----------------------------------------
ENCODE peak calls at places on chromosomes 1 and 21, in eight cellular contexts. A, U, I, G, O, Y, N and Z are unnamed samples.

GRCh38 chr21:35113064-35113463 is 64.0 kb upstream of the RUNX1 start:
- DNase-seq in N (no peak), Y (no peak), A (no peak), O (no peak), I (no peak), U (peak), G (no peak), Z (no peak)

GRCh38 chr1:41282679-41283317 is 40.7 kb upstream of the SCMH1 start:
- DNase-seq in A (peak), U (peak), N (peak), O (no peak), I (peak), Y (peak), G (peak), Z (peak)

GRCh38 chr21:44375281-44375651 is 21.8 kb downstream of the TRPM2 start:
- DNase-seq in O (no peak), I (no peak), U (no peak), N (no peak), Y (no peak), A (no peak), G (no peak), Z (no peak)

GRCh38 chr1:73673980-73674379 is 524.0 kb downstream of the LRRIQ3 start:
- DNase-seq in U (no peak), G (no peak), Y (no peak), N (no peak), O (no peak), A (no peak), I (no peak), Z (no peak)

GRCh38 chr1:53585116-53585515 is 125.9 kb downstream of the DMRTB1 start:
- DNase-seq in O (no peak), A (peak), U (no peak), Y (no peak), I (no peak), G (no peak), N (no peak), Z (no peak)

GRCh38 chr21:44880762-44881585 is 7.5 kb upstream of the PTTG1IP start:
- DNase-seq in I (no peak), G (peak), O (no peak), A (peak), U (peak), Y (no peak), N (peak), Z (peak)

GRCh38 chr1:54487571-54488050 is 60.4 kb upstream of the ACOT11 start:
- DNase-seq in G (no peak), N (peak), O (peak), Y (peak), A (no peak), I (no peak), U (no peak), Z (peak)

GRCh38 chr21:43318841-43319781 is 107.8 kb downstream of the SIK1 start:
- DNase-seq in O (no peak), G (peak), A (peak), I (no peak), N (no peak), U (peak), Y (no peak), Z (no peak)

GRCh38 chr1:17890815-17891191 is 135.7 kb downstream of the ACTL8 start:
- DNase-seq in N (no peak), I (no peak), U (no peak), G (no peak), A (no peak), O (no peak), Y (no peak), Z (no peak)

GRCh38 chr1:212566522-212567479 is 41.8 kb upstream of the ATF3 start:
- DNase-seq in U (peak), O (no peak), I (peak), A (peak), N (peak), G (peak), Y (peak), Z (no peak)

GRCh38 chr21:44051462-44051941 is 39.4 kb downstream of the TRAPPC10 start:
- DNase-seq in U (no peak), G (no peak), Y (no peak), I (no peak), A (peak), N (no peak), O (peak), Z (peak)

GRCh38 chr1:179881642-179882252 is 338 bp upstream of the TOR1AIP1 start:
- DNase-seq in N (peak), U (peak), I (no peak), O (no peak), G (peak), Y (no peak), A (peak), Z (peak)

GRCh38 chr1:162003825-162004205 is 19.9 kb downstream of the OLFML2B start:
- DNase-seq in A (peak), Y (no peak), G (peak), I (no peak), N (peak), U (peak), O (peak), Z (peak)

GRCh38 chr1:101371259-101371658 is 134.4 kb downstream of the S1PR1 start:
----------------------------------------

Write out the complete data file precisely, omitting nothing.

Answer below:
ENCODE peak calls at places on chromosomes 1 and 21, in eight cellular contexts. A, U, I, G, O, Y, N and Z are unnamed samples.

GRCh38 chr21:35113064-35113463 is 64.0 kb upstream of the RUNX1 start:
- DNase-seq in N (no peak), Y (no peak), A (no peak), O (no peak), I (no peak), U (peak), G (no peak), Z (no peak)

GRCh38 chr1:41282679-41283317 is 40.7 kb upstream of the SCMH1 start:
- DNase-seq in A (peak), U (peak), N (peak), O (no peak), I (peak), Y (peak), G (peak), Z (peak)

GRCh38 chr21:44375281-44375651 is 21.8 kb downstream of the TRPM2 start:
- DNase-seq in O (no peak), I (no peak), U (no peak), N (no peak), Y (no peak), A (no peak), G (no peak), Z (no peak)

GRCh38 chr1:73673980-73674379 is 524.0 kb downstream of the LRRIQ3 start:
- DNase-seq in U (no peak), G (no peak), Y (no peak), N (no peak), O (no peak), A (no peak), I (no peak), Z (no peak)

GRCh38 chr1:53585116-53585515 is 125.9 kb downstream of the DMRTB1 start:
- DNase-seq in O (no peak), A (peak), U (no peak), Y (no peak), I (no peak), G (no peak), N (no peak), Z (no peak)

GRCh38 chr21:44880762-44881585 is 7.5 kb upstream of the PTTG1IP start:
- DNase-seq in I (no peak), G (peak), O (no peak), A (peak), U (peak), Y (no peak), N (peak), Z (peak)

GRCh38 chr1:54487571-54488050 is 60.4 kb upstream of the ACOT11 start:
- DNase-seq in G (no peak), N (peak), O (peak), Y (peak), A (no peak), I (no peak), U (no peak), Z (peak)

GRCh38 chr21:43318841-43319781 is 107.8 kb downstream of the SIK1 start:
- DNase-seq in O (no peak), G (peak), A (peak), I (no peak), N (no peak), U (peak), Y (no peak), Z (no peak)

GRCh38 chr1:17890815-17891191 is 135.7 kb downstream of the ACTL8 start:
- DNase-seq in N (no peak), I (no peak), U (no peak), G (no peak), A (no peak), O (no peak), Y (no peak), Z (no peak)

GRCh38 chr1:212566522-212567479 is 41.8 kb upstream of the ATF3 start:
- DNase-seq in U (peak), O (no peak), I (peak), A (peak), N (peak), G (peak), Y (peak), Z (no peak)

GRCh38 chr21:44051462-44051941 is 39.4 kb downstream of the TRAPPC10 start:
- DNase-seq in U (no peak), G (no peak), Y (no peak), I (no peak), A (peak), N (no peak), O (peak), Z (peak)

GRCh38 chr1:179881642-179882252 is 338 bp upstream of the TOR1AIP1 start:
- DNase-seq in N (peak), U (peak), I (no peak), O (no peak), G (peak), Y (no peak), A (peak), Z (peak)

GRCh38 chr1:162003825-162004205 is 19.9 kb downstream of the OLFML2B start:
- DNase-seq in A (peak), Y (no peak), G (peak), I (no peak), N (peak), U (peak), O (peak), Z (peak)

GRCh38 chr1:101371259-101371658 is 134.4 kb downstream of the S1PR1 start: